Twelfth Night

1280px-Mummers _by_Robert_Seymour _1836
Just calculating which night is Twelfth Night is a madness of calendars and churches. I am afraid to even say with certainty that the twelfth day of Christmas is Epiphany, since not everyone agrees. (Susan King had an explanation or two about the date
) So I will not declare today, January 6th, anything at all but will talk about Twelfth Night in general.

960px-Haydel_King_Cake_New_Orleans_Feb_2019Way back in 567 the twelve days from Christmas to Epiphany were declared a sacred, festive season. The Tudors, naturally enjoying festivities, decided Epiphany was the start of still another season called Epiphanytide to extend the fun and games. They hid a bean or pea inside a Twelfth-night cake and whoever found the pea in their slice became king or queen of Twelfth-night and led the feast and fun.

The feasting and fun included Christmas carols, mumming (a blog all of its own about costumed Yule logcharacters!), wassail and wassailing, and king cake (a New Orleans tradition to this day. Our esteemed Jo Beverley had more to say here). In many places, decorations had to come down on this day, but this was also the day to add the kings to the nativity scene. In earlier times, Christmas trees were decorated with fruits and nuts—hard to come by and expensive—so when the tree came down, everyone gathered to feast on the ornaments. I kind of prefer that to stuffing all that junk back in boxes to be stored for another year! Of course, this was also the night the Yule Log was removed, leaving only a flame to light the next fire.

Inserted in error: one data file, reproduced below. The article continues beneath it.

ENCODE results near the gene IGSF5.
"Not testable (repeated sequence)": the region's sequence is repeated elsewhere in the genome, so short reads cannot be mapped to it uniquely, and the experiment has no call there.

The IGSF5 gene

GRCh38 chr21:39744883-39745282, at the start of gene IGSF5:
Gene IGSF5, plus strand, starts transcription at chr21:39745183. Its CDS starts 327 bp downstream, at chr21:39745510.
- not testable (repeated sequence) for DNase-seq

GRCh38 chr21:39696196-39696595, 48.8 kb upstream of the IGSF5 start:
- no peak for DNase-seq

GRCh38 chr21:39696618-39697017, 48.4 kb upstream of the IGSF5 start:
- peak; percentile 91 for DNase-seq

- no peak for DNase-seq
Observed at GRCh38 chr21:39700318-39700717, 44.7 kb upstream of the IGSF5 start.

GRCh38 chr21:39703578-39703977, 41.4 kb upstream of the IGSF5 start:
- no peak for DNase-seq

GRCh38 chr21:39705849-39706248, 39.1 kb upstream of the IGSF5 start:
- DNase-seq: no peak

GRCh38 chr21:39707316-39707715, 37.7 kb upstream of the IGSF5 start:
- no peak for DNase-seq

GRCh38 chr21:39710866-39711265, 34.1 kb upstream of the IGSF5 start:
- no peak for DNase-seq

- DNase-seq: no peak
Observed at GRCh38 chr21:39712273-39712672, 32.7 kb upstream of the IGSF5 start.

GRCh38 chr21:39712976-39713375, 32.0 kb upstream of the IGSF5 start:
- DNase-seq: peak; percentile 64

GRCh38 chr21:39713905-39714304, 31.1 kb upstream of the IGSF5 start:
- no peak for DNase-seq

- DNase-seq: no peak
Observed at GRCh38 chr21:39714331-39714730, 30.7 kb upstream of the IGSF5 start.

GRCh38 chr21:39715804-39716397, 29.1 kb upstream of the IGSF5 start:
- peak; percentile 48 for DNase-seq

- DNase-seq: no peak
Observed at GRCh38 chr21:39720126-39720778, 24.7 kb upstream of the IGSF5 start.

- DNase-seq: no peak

Shakespeare’s Twelfth Night was written to be played on this night’s revels. That’s a rather fine mummer’s play! A little bit more about mummers here .

R_Staines_Malvolio_Shakespeare_Twelfth_Night(although this image appears to be Italian and a lovely spring day, not exactly an English 12th night!)

I’m not sure I have the energy to carry festivities for twelve entire nights! Christmas and New Years are about my limit. I wonder if in medieval times this wasn’t a way of the poor squeezing just a little bit more food out of the wealthy during a time of year when food was hard to come by? They could dress in costumes, put on plays, and the wealthy would provide banquets for the entertainment. Food has certainly been a large part of Christmastide, with little to do with the perceived origin of the holiday.

But today we all go back to work, so I’m guessing king cakes aren’t on anyone’s agenda. When do you take your tree down?